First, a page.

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Frame with glass, non-glare glass, or no glass?

Steve Vancosin , Mar 10, 1999; 09:31 p.m.

Which is it folks, what do you do? We don't generally protect paintings with glass, why then are photographs almost always framed with glazing? Nothing annoys me more than to have to deal with reflections produced by glass...you spend all this time making the best print possible and then turn it into a mirror with the glazing!

Responses

Dan Smith , Mar 11, 1999; 01:22 a.m.

The reasons to frame photos with glass are many. The first is to keep those who suffer from blind envy from examining your images using the braille system. Then having the images behind glass & framed using conservation methods protects them from airborne pollutants. Everything from methane to sulfur dioxide to breath & spit from those who look from an inch away & explain your image to everyone within earshot. Another reason is that the glass is only the final component in conservation framing. Using top quality products such as Bainbridge Artcare mats which actively trap atmospheric pollutants is wasted in an environment that is open, they need the enclosed space to work. Using the clear glass or UV glass is more a personal decision, mainly due to the extra cost. We live with the green cast of normal framing glass & the lack of UV protection mainly due to the higher cost of these specialty glass products. One reason many oils are not behind glass is the added weight. Most oils aren't mounted and matted to show them to best advantage, it is part of the medium. Most photographs benefit from the matting which is done to complement the framing and show the image to best advantage. Try a few images on a wall without the glass & see how long they last before fingerprints, scratches & food get on them & you may look more positively at the glass as something needed to show the images.

Y. Dobon , Mar 11, 1999; 04:51 a.m.

Oil paintings, in addition to the weight, often have strong brushwork and texture of the substrate that really require no additional glass barrier for full appreciation. As Dan mentions, many of the pieces that hang in museums are really too large to be placed behind glass anyway.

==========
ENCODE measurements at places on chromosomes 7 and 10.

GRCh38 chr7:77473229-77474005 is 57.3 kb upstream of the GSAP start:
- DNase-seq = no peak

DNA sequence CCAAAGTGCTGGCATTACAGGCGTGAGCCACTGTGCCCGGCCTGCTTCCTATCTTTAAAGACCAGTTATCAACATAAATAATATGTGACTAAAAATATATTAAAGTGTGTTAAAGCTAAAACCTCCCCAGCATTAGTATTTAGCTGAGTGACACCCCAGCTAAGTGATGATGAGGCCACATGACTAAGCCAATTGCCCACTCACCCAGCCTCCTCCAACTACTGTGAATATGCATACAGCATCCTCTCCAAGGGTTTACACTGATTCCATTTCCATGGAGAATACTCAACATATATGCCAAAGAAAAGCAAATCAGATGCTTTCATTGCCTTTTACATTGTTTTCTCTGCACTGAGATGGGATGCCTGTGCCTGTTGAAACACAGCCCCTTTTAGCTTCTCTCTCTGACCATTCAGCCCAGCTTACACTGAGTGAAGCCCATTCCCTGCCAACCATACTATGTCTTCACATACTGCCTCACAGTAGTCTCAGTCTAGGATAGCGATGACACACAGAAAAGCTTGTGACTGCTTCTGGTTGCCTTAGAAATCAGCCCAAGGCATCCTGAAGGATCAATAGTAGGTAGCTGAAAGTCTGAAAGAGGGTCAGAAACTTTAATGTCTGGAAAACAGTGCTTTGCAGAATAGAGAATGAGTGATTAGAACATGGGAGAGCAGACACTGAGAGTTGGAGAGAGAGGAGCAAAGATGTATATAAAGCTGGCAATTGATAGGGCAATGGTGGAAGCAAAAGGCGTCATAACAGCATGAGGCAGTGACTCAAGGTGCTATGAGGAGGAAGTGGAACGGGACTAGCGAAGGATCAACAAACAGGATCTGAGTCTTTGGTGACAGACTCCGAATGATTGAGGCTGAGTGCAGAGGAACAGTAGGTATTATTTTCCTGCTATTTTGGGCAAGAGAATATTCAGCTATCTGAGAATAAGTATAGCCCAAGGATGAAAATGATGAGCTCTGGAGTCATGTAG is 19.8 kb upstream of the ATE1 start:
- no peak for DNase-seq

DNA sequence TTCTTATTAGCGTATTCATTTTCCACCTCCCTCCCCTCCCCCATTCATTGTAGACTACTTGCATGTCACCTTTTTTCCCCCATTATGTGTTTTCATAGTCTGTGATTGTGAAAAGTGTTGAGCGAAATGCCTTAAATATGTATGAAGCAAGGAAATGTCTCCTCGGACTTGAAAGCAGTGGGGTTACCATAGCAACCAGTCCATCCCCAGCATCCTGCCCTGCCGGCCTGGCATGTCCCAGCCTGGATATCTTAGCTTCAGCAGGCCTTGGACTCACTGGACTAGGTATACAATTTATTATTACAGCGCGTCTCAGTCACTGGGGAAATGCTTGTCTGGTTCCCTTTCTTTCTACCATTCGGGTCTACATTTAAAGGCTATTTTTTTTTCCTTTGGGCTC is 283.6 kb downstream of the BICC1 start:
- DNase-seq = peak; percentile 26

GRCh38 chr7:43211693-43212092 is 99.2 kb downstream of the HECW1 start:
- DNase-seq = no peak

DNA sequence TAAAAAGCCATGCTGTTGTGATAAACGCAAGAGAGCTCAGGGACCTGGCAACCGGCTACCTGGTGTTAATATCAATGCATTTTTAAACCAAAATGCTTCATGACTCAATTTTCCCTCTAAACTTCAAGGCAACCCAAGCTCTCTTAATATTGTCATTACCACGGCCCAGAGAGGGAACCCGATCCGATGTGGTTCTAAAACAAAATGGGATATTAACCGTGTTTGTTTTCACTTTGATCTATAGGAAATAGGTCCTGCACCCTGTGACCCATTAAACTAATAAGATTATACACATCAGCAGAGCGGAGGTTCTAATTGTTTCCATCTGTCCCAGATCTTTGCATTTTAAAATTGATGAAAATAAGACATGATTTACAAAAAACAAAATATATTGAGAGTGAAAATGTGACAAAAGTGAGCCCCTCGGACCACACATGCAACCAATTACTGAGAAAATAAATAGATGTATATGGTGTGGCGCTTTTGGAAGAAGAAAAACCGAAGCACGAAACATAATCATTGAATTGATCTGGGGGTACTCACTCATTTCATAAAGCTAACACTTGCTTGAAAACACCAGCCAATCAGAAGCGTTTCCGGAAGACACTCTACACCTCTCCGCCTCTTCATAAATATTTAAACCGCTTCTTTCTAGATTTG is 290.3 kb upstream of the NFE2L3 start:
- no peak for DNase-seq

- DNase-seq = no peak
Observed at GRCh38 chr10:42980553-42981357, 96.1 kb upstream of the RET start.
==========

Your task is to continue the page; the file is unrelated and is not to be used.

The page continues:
Note that many oil paintings have a varnish coat which provides a fair amount of physical protection. Also, most drawings, watercolors, pastels, etc. in museums are under glass, most of physical protection from clumsy viewers despite the fact that they might be optimally viewed without that extra barrier.

Thirdly, drawings, watercolors, pastels, etc. tend to suffer from the deleterious effects of humidity when left out in the open. Even a non-hermetic glass frame protects these items to a large extent from the drastic changes of humidity in an exhibition space.

There is no rule that says you must frame a photograph with glass. A creatively designed frame for a 20x30" Ilfochrome Deluxe with anti-reflective glass will probably cost more than the print itself. Do as you wish.

PhotoDr -- , Mar 11, 1999; 12:27 p.m.

1. If you can afford the anti-reflective glass, use it. Do not confuse non-glare glass with the anti-reflective coated glass. Non-glare glass cuts down on the amount of light reaching the print; the anti-reflective glass does not cut down the light. Since a photograph is a reflective media and requires light to look good, the non-glare glass will lower the apparent contrast of the print as less light is reaching it.

2. Most anti-reflective glass also has an extra UV coating that totally absorbs all UV. However, the energy absorption curve of plain window glass that is 3mm thick provides 0% transmission of UV at 300 nanometers and slightly over 80 percent at 360 nanometers. Visible light starts at 380 nanometers so you will have to judge the benefits of paying extra for special UV glass that is not anti-reflective coated.

3. Make sure the print is overmatted or use a frame like the Nielson #55 that has a space between the glass and the print so that the print does not come in contact with the glass.

4. As other responses have noted, one of the reasons for putting a print behind glass is for protection. Much of the dirt that accumulates on glass is through airborne pollutants. You can easily clean this type of film off of glass - if the print is not behind glass, how would you clean the print?

Jim Chow , Mar 11, 1999; 09:22 p.m.

I visited a pro landscape photographer's personal art gallery (in his home) in Japan and noticed that only a few of his images were behind glass. For most prints, he had Fuji RP prints made from them and bonded to a matboard. There was no frame/mat...just the board with attached print fully covering the surface of the board was hung for each print. On others, he used the generic white mat/chrome frame (sold by Fuji film) that everyone else uses.

Rose-Marie B , Mar 12, 1999; 08:52 a.m.

Since light and reflections have been discussed, may I throw another aspect into the mix...how does the actual light source in the room affect the glare? What kind of lighting do galleries use, and at what angle do they project the light? Is this taken into consideration for images under glass?

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